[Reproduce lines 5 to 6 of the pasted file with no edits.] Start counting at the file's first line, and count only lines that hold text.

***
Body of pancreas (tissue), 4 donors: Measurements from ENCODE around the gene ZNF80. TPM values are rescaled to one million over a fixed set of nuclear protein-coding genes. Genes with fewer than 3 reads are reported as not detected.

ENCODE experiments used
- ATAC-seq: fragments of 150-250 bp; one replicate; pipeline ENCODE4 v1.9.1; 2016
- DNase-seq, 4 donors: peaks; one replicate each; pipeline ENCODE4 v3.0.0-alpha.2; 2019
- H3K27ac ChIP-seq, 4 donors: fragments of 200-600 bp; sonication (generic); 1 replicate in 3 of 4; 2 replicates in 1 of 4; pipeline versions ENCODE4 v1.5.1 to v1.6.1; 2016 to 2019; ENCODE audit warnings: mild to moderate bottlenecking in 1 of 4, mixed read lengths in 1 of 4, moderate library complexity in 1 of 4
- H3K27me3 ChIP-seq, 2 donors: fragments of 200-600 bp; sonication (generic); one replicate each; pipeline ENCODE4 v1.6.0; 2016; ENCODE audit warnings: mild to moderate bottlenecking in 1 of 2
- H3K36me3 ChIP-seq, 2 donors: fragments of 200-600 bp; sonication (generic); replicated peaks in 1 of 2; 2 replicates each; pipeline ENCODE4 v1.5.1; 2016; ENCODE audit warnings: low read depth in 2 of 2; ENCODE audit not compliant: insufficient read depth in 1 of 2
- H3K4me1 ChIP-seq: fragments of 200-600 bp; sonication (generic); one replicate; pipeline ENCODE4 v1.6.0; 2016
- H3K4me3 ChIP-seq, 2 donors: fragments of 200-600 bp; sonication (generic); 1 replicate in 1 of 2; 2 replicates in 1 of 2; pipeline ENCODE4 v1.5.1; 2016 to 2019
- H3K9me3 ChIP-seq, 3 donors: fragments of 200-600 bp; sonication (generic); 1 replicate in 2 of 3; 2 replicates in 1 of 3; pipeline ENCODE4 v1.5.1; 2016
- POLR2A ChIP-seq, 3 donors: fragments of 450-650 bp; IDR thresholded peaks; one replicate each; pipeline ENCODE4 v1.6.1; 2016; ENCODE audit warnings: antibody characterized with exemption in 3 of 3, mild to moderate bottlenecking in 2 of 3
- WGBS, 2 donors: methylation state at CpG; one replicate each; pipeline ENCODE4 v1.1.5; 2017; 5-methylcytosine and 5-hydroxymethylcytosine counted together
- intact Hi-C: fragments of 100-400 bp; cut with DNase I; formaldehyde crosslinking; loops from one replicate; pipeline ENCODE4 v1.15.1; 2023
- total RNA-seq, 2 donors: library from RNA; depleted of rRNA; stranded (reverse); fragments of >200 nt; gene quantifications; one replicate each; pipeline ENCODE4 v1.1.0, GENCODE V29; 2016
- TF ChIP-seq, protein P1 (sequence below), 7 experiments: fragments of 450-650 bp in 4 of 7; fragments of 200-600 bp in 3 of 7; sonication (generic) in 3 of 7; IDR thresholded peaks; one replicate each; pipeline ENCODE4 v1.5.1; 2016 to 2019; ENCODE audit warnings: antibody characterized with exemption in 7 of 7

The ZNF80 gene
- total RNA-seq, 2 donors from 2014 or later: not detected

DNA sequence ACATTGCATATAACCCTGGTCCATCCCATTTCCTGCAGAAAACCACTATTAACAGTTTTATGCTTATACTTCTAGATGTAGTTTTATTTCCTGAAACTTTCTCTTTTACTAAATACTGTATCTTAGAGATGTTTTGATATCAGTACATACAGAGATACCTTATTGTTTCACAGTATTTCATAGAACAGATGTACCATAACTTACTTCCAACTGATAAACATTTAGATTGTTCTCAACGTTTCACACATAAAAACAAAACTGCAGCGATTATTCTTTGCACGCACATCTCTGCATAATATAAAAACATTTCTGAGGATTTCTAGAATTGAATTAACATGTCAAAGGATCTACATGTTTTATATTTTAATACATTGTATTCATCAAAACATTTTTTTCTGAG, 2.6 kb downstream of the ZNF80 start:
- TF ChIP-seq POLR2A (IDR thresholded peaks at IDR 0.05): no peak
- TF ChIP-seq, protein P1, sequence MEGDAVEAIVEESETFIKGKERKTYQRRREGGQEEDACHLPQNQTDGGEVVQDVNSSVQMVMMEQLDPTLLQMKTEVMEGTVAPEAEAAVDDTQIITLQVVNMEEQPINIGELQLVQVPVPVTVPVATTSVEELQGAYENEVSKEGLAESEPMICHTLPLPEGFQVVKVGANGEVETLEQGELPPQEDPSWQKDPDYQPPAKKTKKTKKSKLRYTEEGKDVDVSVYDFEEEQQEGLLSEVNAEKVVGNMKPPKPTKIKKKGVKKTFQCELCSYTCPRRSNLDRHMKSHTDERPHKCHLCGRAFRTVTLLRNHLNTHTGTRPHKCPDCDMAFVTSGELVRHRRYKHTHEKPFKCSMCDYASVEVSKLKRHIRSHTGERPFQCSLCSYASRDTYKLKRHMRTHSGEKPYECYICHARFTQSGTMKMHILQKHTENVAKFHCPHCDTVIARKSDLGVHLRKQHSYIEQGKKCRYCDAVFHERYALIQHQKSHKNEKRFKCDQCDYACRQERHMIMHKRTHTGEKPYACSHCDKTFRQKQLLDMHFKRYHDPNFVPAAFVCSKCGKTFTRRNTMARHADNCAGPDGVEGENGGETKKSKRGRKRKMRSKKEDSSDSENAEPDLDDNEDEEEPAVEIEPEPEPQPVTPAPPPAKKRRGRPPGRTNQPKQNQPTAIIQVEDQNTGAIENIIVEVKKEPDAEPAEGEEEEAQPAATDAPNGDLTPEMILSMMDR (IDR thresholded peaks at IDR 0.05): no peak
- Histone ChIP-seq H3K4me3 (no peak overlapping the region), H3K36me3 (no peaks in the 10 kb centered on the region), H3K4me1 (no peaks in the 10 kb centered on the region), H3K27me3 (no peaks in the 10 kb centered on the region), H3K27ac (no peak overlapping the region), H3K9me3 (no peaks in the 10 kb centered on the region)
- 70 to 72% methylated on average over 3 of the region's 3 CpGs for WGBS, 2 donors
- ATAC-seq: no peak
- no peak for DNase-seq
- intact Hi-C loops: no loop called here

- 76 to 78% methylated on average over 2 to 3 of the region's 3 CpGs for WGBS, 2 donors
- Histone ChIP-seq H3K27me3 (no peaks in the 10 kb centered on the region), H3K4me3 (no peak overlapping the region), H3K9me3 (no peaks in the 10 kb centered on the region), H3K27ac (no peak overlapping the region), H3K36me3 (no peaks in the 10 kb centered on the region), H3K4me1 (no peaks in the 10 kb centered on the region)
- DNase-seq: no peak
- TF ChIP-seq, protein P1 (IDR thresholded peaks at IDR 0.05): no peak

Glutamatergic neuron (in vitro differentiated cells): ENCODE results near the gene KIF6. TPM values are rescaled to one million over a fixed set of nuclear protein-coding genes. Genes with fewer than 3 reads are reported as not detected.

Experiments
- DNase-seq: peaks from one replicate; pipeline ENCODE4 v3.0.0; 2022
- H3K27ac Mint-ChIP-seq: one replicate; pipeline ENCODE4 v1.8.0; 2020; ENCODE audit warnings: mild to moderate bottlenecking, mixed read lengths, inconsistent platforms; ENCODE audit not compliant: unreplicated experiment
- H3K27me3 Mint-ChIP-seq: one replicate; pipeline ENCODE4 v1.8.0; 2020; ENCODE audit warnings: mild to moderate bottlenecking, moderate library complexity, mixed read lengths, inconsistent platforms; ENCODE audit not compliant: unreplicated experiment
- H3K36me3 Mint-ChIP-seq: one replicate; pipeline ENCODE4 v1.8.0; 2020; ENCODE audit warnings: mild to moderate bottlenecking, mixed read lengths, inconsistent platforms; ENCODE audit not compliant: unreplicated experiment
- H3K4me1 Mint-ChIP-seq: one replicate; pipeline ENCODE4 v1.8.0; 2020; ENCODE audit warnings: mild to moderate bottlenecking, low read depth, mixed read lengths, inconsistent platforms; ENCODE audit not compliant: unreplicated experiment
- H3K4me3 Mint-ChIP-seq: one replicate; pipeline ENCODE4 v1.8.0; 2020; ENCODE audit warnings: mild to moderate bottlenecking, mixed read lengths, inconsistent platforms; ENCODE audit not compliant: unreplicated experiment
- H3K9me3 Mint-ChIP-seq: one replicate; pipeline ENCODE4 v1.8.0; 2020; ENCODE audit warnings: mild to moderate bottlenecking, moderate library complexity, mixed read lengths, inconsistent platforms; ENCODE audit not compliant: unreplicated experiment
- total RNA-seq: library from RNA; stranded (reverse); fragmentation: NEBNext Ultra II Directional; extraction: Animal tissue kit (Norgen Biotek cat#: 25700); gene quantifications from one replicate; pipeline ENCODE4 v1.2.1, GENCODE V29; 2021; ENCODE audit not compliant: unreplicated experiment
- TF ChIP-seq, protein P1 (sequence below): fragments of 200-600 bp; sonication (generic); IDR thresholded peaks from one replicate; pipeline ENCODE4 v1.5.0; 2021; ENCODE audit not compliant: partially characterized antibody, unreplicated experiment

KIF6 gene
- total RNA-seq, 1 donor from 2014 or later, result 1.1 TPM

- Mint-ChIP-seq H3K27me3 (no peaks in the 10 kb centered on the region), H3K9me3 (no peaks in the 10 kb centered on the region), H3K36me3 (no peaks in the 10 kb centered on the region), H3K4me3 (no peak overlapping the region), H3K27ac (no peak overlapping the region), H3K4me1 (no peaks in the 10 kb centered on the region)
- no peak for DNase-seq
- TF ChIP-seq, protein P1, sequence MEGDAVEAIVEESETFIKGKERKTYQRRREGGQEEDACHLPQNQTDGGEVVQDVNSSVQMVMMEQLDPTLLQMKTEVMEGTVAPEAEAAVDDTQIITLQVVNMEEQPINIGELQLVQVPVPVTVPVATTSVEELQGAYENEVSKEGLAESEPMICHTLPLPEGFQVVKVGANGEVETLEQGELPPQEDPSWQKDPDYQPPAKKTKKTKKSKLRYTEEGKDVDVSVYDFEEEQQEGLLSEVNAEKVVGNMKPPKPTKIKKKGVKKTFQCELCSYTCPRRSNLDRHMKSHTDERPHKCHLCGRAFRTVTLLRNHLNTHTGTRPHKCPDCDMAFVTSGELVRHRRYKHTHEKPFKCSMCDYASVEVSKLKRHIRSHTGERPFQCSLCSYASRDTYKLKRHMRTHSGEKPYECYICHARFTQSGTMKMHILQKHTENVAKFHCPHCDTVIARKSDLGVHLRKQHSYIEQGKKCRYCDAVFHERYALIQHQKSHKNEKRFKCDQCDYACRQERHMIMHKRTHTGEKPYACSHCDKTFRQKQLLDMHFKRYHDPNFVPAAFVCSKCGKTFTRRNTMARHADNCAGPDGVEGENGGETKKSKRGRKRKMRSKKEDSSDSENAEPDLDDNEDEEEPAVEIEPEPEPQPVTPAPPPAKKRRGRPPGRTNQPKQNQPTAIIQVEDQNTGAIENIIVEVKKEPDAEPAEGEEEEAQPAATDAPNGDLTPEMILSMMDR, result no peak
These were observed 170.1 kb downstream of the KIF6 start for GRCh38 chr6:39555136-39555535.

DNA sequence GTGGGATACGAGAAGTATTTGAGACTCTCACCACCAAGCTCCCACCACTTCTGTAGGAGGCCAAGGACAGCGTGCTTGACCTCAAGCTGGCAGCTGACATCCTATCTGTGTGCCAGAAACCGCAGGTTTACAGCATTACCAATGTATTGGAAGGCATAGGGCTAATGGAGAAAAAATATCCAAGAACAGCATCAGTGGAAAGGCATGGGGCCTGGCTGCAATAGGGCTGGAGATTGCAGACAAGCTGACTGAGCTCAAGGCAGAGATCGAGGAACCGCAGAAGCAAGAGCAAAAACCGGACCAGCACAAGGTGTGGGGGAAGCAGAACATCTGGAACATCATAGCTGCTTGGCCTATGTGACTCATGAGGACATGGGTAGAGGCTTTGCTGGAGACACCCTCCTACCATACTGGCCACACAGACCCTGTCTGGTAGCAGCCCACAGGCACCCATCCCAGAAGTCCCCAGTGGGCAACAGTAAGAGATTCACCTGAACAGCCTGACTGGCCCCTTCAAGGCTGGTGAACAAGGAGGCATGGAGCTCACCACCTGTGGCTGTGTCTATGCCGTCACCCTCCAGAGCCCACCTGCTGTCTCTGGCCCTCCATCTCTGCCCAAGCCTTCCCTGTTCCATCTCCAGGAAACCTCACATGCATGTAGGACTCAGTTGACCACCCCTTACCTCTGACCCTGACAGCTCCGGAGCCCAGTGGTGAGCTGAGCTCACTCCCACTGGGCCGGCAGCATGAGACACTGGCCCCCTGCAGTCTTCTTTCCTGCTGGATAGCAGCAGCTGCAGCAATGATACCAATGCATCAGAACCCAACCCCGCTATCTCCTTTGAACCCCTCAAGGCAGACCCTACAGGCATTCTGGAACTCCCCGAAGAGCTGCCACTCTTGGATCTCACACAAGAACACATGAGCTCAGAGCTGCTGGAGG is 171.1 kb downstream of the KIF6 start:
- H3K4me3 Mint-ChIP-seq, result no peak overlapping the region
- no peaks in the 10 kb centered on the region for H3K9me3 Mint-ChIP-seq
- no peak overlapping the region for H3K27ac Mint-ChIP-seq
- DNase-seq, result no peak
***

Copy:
- H3K27ac ChIP-seq, 4 donors: fragments of 200-600 bp; sonication (generic); 1 replicate in 3 of 4; 2 replicates in 1 of 4; pipeline versions ENCODE4 v1.5.1 to v1.6.1; 2016 to 2019; ENCODE audit warnings: mild to moderate bottlenecking in 1 of 4, mixed read lengths in 1 of 4, moderate library complexity in 1 of 4
- H3K27me3 ChIP-seq, 2 donors: fragments of 200-600 bp; sonication (generic); one replicate each; pipeline ENCODE4 v1.6.0; 2016; ENCODE audit warnings: mild to moderate bottlenecking in 1 of 2